- The Washington Times - Tuesday, August 1, 2000

U.S. soldier appears for sentencing

WUERZBURG, Germany Sitting in his full-dress green uniform, U.S. Army Staff Sgt. Frank Ronghi watched quietly yesterday at a hearing to decide his sentence for murdering a young ethnic Albanian girl and burying her body in the snow.
Ronghi, 36, of Niles, Ohio, admitted Friday to molesting and killing the 11-year-old girl while serving with the peacekeeping force in Kosovo. He faces a maximum sentence of life in prison without parole.
Yesterday, prosecutors and defense lawyers questioned 11 officers, eventually agreeing on six to serve as the panel that will decide Ronghi's sentence.
Ronghi was charged with killing Merita Shabiu on Jan. 13 in the basement of an apartment building and burying her body near the town of Vitina. He was arrested just days after the killing.

Indian movie actor, three others kidnapped

BANGALORE, India A former Indian movie star was kidnapped with three other men at his home by a well-known criminal gang, the chief minister of the southern state of Karnataka said yesterday.
Raj Kumar, in his 70s, gained fame by appearing in more than 200 Kannada-language films over five decades. He is also politically powerful and is a hero in Karnataka.
Mr. Kumar was hosting a housewarming Sunday evening in his home village of Gajanur when a dozen gunmen burst in and seized him and the others. Karnataka chief minister S.M. Krishna said the gang was led by the notorious Indian criminal Veerappan, who has threatened Mr. Kumar in the past.

U.S. assigns blame for Sierra Leone war

NEW YORK The United States and Britain publicly accused Liberia and Burkina Faso yesterday of fueling the war in Sierra Leone by helping its notorious rebels sell diamonds and buy arms.

"The United States intends to support measures against both Burkina Faso and Liberia unless they cease their support for the war in Sierra Leone," U.S. Ambassador Richard Holbrooke warned.

U.S. officials said the measures under consideration include freezing the foreign assets of both countries and visa restrictions on senior officials. Washington is also prepared to re-examine U.S. assistance, the officials said.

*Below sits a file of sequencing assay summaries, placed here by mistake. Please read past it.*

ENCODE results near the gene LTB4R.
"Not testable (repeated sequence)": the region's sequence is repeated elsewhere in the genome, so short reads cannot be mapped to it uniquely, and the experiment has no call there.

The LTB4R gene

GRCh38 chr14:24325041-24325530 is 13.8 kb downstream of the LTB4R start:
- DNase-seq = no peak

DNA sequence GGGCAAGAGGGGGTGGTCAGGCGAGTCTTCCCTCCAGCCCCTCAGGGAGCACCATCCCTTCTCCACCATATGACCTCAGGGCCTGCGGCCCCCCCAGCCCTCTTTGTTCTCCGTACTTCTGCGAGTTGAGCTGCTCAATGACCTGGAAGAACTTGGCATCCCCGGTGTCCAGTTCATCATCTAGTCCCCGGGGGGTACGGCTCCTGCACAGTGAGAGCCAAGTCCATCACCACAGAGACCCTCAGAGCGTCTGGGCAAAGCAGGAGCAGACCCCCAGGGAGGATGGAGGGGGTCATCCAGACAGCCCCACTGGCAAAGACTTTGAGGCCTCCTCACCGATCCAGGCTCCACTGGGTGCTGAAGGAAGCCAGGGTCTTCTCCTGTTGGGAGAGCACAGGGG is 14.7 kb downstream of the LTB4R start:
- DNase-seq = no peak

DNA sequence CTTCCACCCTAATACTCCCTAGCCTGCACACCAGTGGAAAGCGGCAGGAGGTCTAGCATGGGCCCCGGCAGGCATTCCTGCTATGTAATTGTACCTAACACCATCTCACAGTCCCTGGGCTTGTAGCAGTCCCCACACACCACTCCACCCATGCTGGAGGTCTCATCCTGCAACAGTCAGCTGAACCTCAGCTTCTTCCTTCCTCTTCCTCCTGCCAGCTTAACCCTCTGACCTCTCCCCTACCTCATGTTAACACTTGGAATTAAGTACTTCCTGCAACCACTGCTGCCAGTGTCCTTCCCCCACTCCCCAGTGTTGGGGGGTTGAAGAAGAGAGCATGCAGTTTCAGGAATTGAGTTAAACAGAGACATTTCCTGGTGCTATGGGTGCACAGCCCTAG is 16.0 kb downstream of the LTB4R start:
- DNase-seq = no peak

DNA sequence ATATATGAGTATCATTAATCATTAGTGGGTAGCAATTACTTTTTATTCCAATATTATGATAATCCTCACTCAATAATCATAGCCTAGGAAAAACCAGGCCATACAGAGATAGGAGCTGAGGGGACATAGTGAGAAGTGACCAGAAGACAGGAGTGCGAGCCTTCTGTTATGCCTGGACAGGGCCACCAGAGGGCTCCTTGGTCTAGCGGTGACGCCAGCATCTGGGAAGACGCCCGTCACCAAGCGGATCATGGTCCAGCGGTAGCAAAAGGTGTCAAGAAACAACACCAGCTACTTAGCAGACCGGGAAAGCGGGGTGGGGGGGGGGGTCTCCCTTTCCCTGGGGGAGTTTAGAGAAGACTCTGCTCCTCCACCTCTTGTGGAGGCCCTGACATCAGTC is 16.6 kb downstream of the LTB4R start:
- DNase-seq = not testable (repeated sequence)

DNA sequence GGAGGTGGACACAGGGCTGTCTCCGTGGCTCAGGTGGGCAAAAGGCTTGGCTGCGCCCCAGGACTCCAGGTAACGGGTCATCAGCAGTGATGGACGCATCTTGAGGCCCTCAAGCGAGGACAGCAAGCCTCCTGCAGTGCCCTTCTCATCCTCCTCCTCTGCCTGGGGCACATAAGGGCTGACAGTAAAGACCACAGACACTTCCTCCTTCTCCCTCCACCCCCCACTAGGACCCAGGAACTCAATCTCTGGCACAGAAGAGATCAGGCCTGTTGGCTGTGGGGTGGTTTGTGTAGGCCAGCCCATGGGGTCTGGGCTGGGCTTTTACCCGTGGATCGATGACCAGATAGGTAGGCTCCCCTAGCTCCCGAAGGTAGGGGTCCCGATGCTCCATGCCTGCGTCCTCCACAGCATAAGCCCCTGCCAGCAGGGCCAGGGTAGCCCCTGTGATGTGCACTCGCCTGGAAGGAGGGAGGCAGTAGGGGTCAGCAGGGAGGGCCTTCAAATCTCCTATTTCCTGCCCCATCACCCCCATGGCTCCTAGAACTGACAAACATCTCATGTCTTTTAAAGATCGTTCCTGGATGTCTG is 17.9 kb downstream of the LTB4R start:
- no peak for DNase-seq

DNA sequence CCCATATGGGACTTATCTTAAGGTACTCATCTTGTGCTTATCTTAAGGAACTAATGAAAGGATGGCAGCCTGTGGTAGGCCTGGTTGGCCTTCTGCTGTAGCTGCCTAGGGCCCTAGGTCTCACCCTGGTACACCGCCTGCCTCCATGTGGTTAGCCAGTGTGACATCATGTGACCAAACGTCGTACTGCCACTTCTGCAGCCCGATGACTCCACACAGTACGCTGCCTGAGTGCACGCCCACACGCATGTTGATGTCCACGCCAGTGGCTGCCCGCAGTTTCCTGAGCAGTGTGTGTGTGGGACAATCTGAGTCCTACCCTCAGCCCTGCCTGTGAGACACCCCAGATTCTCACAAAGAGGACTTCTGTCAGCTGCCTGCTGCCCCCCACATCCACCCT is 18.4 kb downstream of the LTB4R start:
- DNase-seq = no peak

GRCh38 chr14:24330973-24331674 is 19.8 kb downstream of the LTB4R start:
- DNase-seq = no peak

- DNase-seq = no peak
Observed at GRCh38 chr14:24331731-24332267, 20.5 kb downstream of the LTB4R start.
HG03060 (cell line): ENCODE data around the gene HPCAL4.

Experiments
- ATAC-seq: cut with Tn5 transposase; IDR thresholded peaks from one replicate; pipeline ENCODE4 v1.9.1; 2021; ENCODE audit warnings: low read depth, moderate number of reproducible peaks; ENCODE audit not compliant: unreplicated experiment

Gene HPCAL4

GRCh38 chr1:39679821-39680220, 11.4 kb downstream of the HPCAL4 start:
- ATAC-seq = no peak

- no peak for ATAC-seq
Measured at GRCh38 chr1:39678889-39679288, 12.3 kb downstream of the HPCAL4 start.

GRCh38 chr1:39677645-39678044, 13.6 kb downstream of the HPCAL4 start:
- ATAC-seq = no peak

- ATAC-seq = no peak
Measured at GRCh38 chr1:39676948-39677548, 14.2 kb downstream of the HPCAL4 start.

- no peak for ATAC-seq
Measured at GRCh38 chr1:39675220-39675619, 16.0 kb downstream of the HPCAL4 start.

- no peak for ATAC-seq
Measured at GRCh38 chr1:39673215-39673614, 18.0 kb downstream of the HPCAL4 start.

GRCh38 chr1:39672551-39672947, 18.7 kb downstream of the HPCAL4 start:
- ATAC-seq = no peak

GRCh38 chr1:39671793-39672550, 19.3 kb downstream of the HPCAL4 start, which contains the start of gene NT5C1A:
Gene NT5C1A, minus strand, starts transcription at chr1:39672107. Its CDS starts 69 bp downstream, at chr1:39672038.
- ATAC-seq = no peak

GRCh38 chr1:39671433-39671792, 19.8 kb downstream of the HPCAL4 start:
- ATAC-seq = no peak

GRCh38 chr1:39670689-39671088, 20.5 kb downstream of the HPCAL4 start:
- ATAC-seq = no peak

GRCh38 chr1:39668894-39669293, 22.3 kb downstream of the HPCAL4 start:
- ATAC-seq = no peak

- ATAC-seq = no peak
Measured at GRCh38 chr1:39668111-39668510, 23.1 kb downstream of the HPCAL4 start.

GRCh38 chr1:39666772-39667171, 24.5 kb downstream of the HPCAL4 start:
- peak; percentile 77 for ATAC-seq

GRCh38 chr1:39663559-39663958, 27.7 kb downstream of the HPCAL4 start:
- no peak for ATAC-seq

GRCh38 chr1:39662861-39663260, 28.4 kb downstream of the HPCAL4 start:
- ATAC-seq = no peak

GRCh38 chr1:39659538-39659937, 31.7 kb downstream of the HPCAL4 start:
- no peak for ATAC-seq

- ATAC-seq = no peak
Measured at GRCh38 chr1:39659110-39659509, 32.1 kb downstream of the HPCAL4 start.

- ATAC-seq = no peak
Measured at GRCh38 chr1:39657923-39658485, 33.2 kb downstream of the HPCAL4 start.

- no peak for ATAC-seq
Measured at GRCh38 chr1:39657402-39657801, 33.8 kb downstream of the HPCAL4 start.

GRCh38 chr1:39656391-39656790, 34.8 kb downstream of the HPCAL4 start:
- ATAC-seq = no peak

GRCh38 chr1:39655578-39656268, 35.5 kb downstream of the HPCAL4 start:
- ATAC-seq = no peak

Liberian Foreign Minister Monie Captan demanded that the Western powers present "concrete evidence" of the allegations that could be examined by a panel of eminent persons. Burkina Faso's U.N. ambassador, Michel Kafando, also called for proof.

Russia reports economic growth

MOSCOW Russia's economy grew by more than 7 percent during the first half of this year, a top Cabinet member said yesterday, playing down fears that economic growth is tapering off.
Vice Prime Minister Viktor Khristenko announced the latest economic indicators after a weekly Cabinet session headed by President Vladimir Putin, who is riding high after a string of political victories last week. Next year's budget topped the meeting's agenda.
Mr. Khristenko said that inflation for July would not exceed 1 percent, and that the yearly inflation rate would be 18 percent to 20 percent instead of the 35 percent experts predicted after prices surged by 2.6 percent in June.

Fish stabs man off Mexican coast

ACAPULCO, Mexico A giant marlin hooked off the Mexican coast jumped into the fisherman's boat and stabbed the man through his abdomen, a hospital spokesman said yesterday.
Dr. David Mendoza Millan of the General Hospital in the Pacific resort of Acapulco said Jose Rojas Mayarita, 39, was reeling in the 10-foot marlin on Saturday when the fish leaped from the waves and landed on him.
The marlin's spear pierced the fisherman's abdomen and came out the other side. Mr. Rojas drifted for two days in his boat, unable to get up, until another vessel rescued him. He was treated yesterday and was under observation in a hospital.

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